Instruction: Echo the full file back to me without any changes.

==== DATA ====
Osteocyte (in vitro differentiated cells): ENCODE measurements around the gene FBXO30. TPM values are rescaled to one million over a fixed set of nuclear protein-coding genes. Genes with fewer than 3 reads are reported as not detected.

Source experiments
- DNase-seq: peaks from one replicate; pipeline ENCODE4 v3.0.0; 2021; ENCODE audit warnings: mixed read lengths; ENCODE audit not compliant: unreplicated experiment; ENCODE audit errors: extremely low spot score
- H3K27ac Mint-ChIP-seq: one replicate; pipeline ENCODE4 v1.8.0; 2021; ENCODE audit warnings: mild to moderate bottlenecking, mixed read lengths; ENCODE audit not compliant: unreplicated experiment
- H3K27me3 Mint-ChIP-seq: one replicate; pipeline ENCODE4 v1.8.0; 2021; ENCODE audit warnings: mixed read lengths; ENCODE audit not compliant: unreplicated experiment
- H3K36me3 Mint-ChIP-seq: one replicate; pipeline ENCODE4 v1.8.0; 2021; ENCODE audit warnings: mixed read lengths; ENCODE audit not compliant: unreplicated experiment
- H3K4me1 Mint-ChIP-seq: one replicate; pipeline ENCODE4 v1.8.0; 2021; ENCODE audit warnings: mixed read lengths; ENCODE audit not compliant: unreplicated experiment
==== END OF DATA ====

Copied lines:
Osteocyte (in vitro differentiated cells): ENCODE measurements around the gene FBXO30. TPM values are rescaled to one million over a fixed set of nuclear protein-coding genes. Genes with fewer than 3 reads are reported as not detected.

Source experiments
- DNase-seq: peaks from one replicate; pipeline ENCODE4 v3.0.0; 2021; ENCODE audit warnings: mixed read lengths; ENCODE audit not compliant: unreplicated experiment; ENCODE audit errors: extremely low spot score
- H3K27ac Mint-ChIP-seq: one replicate; pipeline ENCODE4 v1.8.0; 2021; ENCODE audit warnings: mild to moderate bottlenecking, mixed read lengths; ENCODE audit not compliant: unreplicated experiment
- H3K27me3 Mint-ChIP-seq: one replicate; pipeline ENCODE4 v1.8.0; 2021; ENCODE audit warnings: mixed read lengths; ENCODE audit not compliant: unreplicated experiment
- H3K36me3 Mint-ChIP-seq: one replicate; pipeline ENCODE4 v1.8.0; 2021; ENCODE audit warnings: mixed read lengths; ENCODE audit not compliant: unreplicated experiment
- H3K4me1 Mint-ChIP-seq: one replicate; pipeline ENCODE4 v1.8.0; 2021; ENCODE audit warnings: mixed read lengths; ENCODE audit not compliant: unreplicated experiment